test_pytest.py .                                                                                                                                                                              [100%] 

======================================================================================== 1 passed in 0.02s =========================================================================================

The test succeeded. In this case, pytest shows a dot after the test file name.

But it doesn’t show the print message.

How to show the print message

Add -s option if you want to show messages written by print() for the debugging purpose.

$ pytest test_pytest.py -s
======================================================================================================================= test session starts ========================================================================================================================
platform win32 -- Python 3.9.0, pytest-7.1.3, pluggy-1.0.0
rootdir: D:\Data\markdown\python\src
collected 1 item                                                                                                                                                                                                                                                     

test_pytest.py start test_sum_one_plus_two
end
.

======================================================================================================================== 1 passed in 0.01s =========================================================================================================================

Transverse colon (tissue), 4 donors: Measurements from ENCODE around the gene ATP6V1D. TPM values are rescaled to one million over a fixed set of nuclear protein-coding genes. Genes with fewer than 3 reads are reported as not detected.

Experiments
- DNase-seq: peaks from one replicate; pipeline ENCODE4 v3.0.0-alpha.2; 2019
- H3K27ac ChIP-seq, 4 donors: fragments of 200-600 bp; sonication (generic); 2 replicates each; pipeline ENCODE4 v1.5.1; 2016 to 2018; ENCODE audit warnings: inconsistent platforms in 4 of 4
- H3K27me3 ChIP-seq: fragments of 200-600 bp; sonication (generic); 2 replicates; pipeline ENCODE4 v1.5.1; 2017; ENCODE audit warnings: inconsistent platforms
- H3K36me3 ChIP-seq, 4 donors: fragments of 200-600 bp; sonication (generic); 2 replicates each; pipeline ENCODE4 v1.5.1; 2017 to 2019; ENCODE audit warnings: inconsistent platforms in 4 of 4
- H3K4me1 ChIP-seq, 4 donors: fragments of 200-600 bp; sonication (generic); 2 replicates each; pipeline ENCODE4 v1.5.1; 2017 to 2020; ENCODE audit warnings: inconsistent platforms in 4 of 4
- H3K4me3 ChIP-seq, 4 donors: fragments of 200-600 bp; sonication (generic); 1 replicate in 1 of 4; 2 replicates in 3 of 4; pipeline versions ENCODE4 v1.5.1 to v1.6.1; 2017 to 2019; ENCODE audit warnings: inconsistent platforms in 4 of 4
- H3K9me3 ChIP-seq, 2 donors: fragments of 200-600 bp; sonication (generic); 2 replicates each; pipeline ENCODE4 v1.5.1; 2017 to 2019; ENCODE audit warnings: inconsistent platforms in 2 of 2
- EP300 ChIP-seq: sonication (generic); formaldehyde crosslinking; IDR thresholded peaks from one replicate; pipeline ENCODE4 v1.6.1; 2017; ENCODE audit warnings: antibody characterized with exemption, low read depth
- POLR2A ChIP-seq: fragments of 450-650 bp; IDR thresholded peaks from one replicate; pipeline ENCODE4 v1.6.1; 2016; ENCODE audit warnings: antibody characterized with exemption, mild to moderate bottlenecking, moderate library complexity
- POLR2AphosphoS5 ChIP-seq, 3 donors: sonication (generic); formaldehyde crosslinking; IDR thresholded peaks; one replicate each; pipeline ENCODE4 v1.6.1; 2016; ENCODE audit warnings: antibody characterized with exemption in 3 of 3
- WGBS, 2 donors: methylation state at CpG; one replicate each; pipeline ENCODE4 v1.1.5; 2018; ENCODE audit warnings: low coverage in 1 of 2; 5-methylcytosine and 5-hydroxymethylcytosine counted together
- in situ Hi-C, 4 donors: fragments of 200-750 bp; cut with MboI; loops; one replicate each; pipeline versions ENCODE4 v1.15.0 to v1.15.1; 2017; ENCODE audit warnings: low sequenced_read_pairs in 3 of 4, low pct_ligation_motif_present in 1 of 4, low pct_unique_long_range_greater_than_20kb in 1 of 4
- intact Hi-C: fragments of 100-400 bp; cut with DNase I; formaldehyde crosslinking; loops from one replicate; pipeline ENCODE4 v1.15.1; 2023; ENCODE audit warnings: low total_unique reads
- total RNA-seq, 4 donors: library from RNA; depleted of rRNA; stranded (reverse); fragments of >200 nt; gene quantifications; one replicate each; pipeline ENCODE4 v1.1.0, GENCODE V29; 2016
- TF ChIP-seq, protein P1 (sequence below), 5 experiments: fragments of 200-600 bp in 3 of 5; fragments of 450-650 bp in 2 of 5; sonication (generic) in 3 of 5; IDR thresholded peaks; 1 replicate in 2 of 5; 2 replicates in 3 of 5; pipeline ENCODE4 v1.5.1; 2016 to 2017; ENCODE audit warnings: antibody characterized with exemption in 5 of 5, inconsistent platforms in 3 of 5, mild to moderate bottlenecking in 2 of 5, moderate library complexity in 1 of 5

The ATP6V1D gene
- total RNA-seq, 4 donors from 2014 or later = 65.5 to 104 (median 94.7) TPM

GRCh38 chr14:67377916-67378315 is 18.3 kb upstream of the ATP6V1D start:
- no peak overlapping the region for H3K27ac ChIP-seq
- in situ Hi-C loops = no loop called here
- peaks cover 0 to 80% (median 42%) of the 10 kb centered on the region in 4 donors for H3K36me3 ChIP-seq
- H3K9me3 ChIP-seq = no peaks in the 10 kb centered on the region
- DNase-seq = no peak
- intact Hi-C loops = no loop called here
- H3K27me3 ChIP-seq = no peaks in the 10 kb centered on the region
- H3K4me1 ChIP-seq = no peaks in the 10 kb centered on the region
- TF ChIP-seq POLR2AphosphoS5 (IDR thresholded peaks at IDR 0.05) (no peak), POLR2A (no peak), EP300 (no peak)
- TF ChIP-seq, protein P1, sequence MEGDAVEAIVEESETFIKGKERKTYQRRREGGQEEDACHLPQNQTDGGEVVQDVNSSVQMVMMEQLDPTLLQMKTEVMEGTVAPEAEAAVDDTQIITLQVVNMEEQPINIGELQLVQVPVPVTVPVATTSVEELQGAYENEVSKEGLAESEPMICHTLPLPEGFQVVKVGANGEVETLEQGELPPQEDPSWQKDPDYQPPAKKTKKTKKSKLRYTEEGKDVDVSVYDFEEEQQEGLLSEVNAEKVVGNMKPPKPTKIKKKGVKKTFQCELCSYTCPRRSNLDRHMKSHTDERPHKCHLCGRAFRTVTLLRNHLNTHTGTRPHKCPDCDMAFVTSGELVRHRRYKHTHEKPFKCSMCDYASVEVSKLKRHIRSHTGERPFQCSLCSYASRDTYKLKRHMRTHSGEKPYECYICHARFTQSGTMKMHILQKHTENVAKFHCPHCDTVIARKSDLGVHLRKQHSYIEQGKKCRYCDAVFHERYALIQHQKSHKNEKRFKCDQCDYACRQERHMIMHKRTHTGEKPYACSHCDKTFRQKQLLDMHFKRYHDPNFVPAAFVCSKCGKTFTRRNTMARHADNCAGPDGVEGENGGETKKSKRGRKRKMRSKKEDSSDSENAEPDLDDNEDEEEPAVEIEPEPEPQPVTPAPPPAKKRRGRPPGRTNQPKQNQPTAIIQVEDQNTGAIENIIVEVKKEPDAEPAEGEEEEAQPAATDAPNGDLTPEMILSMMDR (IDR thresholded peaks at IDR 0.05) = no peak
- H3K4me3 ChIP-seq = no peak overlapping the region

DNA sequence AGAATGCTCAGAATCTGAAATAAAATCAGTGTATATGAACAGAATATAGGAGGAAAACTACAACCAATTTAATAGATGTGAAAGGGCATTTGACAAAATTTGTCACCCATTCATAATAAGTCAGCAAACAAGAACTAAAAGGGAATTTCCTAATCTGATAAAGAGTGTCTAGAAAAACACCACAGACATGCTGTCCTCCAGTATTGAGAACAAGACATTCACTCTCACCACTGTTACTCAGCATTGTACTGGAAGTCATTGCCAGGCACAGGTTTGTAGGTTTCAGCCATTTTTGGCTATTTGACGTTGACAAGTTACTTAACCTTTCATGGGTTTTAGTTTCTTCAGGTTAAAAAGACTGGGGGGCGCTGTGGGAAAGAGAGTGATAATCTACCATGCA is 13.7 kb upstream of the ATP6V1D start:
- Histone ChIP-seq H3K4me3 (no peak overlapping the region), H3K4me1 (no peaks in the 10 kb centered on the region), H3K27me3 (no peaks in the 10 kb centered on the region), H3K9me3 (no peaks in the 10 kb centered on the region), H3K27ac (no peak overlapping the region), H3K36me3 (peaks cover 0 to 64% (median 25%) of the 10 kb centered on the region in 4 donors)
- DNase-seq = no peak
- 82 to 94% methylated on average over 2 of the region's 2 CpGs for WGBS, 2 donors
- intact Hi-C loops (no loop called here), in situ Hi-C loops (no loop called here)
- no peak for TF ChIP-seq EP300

“start test_sum_one_plus_two” and “end” are shown here.

Failure test

Let’s add a failure test to the same file.

def test_sum_fail():
    print("start test_sum_fail")
    result = sum(1, 2)
    assert result == 4
    print("end")

pytest shows the error test function name and the assertion.

$ pytest test_pytest.py -s
======================================================================================================================= test session starts ========================================================================================================================
platform win32 -- Python 3.9.0, pytest-7.1.3, pluggy-1.0.0
rootdir: D:\Data\markdown\python\src
collected 2 items                                                                                                                                                                                                                                                    

test_pytest.py start test_sum_one_plus_two
end
.start test_sum_fail
F

============================================================================================================================= FAILURES =============================================================================================================================